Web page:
The Florida Medical Association, which represents about 20,000 physicians in the state of Florida, has come out strongly against a proposed amendment that would legalize medical marijuana in the state. Among the group's concerns are that medical professionals without proper training could end up handling medical marijuana.
We hate to break it to the group, but there are literally tens of thousands of people without any medical training whatsoever handling and distributing marijuana throughout Florida right now.
"Providing compassionate care to our patients is something we do every day," said FMA President Alan B. Pillersdorf in a statement. "We believe the unintended consequences of Amendment 2 are serious and numerous enough for us to believe they constitute a public health risk for Floridians."
Dr. Pillersdorf, by the way, is a practicing Palm Beach plastic surgeon who specializes in non-medically necessary cosmetic procedures. His practice will inject Botox and Juvederm into your face, and stuff silicone into your breasts, but apparently ingesting a plant is just a step too far for Pillersdorf.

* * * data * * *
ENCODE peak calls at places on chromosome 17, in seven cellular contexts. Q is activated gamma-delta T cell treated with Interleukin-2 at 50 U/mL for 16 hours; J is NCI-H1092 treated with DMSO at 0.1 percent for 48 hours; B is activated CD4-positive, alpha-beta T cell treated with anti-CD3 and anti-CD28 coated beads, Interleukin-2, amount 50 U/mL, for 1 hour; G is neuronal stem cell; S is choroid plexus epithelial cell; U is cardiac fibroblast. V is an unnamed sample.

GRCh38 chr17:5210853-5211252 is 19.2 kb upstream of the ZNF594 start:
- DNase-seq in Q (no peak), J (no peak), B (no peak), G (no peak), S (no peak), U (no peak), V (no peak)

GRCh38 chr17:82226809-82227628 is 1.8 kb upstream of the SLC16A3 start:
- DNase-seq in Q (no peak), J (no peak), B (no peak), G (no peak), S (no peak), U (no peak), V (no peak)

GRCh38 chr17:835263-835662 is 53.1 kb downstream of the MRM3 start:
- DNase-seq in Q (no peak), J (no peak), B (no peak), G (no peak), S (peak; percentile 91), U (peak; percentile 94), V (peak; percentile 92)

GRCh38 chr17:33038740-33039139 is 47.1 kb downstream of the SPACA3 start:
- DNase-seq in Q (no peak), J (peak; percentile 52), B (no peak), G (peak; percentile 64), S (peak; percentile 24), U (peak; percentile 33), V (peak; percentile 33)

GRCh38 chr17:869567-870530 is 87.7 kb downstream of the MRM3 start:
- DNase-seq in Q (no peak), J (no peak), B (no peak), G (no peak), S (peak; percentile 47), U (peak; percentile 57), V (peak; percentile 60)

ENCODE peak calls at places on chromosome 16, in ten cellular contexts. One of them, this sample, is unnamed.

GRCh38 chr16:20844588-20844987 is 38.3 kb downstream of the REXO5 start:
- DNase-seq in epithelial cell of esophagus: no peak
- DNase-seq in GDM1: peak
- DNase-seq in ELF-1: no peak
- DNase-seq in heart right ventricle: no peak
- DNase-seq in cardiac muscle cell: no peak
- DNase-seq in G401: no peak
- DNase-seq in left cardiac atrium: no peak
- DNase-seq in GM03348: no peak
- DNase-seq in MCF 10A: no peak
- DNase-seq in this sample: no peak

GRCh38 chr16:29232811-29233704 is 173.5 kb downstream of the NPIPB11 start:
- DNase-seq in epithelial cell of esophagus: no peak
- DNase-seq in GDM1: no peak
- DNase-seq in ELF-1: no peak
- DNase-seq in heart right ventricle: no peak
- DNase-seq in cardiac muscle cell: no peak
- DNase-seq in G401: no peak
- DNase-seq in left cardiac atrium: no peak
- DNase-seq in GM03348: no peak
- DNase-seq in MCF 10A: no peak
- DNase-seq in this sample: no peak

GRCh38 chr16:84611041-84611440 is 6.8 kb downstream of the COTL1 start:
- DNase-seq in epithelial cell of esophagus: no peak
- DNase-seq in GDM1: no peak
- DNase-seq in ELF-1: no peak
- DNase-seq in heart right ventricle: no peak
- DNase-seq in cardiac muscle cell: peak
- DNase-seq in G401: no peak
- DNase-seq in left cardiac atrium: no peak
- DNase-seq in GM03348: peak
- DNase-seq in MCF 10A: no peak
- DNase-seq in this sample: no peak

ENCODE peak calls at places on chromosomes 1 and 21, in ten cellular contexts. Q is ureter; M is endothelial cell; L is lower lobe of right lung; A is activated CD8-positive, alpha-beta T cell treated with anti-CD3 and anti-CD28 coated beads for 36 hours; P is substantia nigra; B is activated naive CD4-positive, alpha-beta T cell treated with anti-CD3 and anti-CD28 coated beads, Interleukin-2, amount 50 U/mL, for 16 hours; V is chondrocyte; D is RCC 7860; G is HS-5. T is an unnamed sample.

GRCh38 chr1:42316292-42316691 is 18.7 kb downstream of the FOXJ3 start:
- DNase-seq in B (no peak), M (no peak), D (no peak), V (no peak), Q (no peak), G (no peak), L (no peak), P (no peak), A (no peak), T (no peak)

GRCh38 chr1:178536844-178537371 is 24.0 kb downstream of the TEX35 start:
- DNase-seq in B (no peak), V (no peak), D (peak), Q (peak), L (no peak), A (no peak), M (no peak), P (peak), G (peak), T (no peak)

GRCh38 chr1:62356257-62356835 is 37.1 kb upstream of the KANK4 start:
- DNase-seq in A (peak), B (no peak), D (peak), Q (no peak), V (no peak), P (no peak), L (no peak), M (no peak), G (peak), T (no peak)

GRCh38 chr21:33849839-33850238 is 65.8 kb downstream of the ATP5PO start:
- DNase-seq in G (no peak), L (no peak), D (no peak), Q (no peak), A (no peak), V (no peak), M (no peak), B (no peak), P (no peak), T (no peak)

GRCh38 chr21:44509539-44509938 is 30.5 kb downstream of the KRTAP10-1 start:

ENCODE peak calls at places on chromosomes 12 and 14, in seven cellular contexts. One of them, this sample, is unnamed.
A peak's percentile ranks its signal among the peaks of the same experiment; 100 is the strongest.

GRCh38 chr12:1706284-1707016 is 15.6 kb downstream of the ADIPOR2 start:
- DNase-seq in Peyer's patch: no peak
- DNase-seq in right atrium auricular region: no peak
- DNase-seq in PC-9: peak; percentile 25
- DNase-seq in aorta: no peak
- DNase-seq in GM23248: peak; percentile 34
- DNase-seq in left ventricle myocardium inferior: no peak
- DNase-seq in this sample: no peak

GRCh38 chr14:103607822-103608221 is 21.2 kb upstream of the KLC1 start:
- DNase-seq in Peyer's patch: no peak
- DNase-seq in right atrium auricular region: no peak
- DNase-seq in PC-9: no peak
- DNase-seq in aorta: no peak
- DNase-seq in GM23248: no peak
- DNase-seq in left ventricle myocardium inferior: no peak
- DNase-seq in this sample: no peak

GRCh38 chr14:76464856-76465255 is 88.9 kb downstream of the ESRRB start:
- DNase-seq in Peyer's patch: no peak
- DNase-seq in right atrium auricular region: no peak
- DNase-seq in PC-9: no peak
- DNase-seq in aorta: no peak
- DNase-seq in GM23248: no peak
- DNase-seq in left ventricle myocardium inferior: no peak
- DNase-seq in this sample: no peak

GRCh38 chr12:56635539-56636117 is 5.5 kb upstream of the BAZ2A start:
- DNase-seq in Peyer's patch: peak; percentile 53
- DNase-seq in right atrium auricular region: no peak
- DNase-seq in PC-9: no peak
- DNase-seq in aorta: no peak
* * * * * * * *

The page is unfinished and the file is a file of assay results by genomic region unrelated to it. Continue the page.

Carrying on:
"We have come together to reject an Amendment that does not have the proper regulations in place, approves an unsafe method of drug delivery and puts a substance that has drug abuse potential in the hands of Floridians, if approved in November," Pillersdorf continued. "FMA also rejects a process whereby initiatives to approve medicines are decided by methods other than careful science-based review."
The resolution to oppose medical marijuana was passed unanimously by the FMA House of Delegates during its recent annual conference in Orlando.
At issue is the possible health risks of smoking any substance. The group is also concerned that a medicine is being approved not by experts but rather by public vote, and that proper training is not required under the amendment.
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United for Care, the group championing Amendment 2, has shot back.
"The Association's stance apparently does not take into account the many scientific studies, as well as copious anecdotal evidence, pointing to the efficacy of medical marijuana in alleviating symptoms from a wide range of debilitating diseases and conditions," United For Care's Ben Pollara told SaintPetersBlog.
Pollara also added that the Florida Department of Health and the legislature will not decide on proper regulations and training for the dispersion of medical marijuana unless the amendment passes, and he expects it to be a tightly regulated industry.